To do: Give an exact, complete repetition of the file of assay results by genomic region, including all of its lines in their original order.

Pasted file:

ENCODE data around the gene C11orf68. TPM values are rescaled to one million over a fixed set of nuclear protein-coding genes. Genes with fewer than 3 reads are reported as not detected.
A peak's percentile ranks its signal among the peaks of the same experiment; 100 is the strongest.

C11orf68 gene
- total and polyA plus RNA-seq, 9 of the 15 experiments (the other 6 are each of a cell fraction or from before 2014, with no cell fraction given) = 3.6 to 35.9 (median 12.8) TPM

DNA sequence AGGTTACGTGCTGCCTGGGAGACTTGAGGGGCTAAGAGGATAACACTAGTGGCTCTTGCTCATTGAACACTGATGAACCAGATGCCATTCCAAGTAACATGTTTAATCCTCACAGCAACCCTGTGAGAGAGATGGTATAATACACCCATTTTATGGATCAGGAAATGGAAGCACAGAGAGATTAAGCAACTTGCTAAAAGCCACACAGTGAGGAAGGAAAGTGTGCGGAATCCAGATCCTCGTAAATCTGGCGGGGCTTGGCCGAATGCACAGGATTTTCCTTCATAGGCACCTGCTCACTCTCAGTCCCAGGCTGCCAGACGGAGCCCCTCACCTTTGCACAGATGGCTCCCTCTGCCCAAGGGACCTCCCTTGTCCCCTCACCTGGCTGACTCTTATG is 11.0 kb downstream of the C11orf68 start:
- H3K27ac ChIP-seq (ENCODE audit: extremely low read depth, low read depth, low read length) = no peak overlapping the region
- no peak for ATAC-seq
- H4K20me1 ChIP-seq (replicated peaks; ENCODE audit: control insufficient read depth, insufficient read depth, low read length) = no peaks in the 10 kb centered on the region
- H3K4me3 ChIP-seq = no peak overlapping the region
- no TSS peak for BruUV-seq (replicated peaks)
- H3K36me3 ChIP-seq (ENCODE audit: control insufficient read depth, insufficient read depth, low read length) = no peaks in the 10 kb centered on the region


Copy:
ENCODE data around the gene C11orf68. TPM values are rescaled to one million over a fixed set of nuclear protein-coding genes. Genes with fewer than 3 reads are reported as not detected.
A peak's percentile ranks its signal among the peaks of the same experiment; 100 is the strongest.

C11orf68 gene
- total and polyA plus RNA-seq, 9 of the 15 experiments (the other 6 are each of a cell fraction or from before 2014, with no cell fraction given) = 3.6 to 35.9 (median 12.8) TPM

DNA sequence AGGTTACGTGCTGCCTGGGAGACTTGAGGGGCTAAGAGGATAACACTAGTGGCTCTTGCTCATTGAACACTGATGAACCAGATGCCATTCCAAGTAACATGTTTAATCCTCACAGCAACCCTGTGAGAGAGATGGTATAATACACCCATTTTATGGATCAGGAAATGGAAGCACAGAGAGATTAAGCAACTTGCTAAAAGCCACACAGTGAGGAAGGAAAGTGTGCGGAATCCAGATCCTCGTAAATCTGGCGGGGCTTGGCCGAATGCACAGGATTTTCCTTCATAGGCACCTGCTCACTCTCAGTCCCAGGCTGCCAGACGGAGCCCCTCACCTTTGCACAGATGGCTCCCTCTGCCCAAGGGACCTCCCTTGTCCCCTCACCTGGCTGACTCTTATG is 11.0 kb downstream of the C11orf68 start:
- H3K27ac ChIP-seq (ENCODE audit: extremely low read depth, low read depth, low read length) = no peak overlapping the region
- no peak for ATAC-seq
- H4K20me1 ChIP-seq (replicated peaks; ENCODE audit: control insufficient read depth, insufficient read depth, low read length) = no peaks in the 10 kb centered on the region
- H3K4me3 ChIP-seq = no peak overlapping the region
- no TSS peak for BruUV-seq (replicated peaks)
- H3K36me3 ChIP-seq (ENCODE audit: control insufficient read depth, insufficient read depth, low read length) = no peaks in the 10 kb centered on the region